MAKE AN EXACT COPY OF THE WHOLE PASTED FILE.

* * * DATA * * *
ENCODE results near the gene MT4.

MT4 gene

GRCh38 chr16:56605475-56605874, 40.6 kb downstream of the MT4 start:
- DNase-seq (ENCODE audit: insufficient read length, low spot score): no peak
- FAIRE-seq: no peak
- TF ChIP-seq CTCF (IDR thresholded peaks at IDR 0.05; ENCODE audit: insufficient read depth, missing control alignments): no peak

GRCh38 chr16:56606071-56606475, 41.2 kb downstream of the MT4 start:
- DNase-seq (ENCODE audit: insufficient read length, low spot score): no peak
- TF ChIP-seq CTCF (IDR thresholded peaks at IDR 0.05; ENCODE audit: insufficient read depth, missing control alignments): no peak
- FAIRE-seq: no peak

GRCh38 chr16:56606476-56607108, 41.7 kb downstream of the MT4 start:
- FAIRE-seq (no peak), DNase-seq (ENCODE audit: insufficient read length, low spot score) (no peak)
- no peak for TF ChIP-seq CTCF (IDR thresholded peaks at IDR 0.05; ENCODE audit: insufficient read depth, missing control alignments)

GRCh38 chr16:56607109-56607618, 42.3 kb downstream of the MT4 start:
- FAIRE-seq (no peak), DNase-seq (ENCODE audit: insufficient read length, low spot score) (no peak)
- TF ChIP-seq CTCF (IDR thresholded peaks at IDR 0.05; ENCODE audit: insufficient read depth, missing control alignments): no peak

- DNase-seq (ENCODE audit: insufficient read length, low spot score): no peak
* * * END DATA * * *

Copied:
ENCODE results near the gene MT4.

MT4 gene

GRCh38 chr16:56605475-56605874, 40.6 kb downstream of the MT4 start:
- DNase-seq (ENCODE audit: insufficient read length, low spot score): no peak
- FAIRE-seq: no peak
- TF ChIP-seq CTCF (IDR thresholded peaks at IDR 0.05; ENCODE audit: insufficient read depth, missing control alignments): no peak

GRCh38 chr16:56606071-56606475, 41.2 kb downstream of the MT4 start:
- DNase-seq (ENCODE audit: insufficient read length, low spot score): no peak
- TF ChIP-seq CTCF (IDR thresholded peaks at IDR 0.05; ENCODE audit: insufficient read depth, missing control alignments): no peak
- FAIRE-seq: no peak

GRCh38 chr16:56606476-56607108, 41.7 kb downstream of the MT4 start:
- FAIRE-seq (no peak), DNase-seq (ENCODE audit: insufficient read length, low spot score) (no peak)
- no peak for TF ChIP-seq CTCF (IDR thresholded peaks at IDR 0.05; ENCODE audit: insufficient read depth, missing control alignments)

GRCh38 chr16:56607109-56607618, 42.3 kb downstream of the MT4 start:
- FAIRE-seq (no peak), DNase-seq (ENCODE audit: insufficient read length, low spot score) (no peak)
- TF ChIP-seq CTCF (IDR thresholded peaks at IDR 0.05; ENCODE audit: insufficient read depth, missing control alignments): no peak

- DNase-seq (ENCODE audit: insufficient read length, low spot score): no peak